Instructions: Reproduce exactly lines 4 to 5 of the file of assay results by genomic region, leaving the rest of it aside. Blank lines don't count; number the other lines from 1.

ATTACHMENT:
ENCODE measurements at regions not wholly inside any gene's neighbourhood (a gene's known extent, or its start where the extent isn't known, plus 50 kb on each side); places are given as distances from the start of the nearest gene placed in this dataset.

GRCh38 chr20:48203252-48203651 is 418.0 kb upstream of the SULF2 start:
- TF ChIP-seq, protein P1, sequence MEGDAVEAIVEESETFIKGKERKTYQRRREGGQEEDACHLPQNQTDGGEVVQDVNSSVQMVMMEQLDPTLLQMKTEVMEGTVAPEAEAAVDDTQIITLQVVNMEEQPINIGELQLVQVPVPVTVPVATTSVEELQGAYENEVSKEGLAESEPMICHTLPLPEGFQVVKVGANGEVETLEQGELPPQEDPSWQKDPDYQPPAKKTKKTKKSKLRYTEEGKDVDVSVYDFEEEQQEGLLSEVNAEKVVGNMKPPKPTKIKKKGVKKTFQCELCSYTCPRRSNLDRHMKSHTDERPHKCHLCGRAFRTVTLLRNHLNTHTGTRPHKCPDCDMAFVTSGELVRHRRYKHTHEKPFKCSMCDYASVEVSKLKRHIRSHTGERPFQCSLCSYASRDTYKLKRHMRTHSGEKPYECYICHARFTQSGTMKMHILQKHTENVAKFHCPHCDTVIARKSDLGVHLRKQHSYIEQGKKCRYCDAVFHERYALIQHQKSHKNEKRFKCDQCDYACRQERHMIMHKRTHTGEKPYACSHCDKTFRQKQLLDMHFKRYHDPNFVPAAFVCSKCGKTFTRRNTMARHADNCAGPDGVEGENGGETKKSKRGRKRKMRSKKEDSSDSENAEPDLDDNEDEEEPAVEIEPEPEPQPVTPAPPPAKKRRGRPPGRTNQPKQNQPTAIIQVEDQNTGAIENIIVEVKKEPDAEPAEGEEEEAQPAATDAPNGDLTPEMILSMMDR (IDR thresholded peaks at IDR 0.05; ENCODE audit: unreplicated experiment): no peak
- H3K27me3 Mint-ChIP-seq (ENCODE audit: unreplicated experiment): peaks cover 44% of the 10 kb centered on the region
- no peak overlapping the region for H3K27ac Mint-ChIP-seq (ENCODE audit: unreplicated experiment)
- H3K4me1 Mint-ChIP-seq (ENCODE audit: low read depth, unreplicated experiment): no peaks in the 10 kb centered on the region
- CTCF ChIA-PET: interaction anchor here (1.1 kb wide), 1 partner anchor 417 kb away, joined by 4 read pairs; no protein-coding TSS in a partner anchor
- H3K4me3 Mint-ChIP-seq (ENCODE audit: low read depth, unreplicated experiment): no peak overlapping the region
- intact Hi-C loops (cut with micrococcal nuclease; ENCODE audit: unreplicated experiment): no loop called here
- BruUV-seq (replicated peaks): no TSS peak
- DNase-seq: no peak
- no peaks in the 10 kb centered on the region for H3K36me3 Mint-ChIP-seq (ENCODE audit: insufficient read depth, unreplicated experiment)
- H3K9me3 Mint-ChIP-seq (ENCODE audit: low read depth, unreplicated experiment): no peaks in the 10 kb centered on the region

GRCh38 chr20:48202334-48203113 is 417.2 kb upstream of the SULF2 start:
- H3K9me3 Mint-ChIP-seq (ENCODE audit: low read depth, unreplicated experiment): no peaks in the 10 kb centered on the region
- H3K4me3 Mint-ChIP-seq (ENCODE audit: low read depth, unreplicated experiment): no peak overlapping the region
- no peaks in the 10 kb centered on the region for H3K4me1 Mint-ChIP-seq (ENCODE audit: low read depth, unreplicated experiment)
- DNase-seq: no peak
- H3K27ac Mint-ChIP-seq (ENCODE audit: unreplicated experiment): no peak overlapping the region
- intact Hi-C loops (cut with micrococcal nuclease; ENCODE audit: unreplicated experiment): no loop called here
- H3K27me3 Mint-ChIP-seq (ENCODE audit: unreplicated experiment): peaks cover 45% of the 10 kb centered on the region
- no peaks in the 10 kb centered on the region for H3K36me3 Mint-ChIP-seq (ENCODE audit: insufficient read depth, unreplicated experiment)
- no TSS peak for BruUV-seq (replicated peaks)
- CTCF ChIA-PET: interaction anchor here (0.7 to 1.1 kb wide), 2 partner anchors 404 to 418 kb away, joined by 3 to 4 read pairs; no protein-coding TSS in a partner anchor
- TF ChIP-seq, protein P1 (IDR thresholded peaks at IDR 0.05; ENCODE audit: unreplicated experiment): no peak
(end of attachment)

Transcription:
- H3K27me3 Mint-ChIP-seq (ENCODE audit: unreplicated experiment): peaks cover 44% of the 10 kb centered on the region
- no peak overlapping the region for H3K27ac Mint-ChIP-seq (ENCODE audit: unreplicated experiment)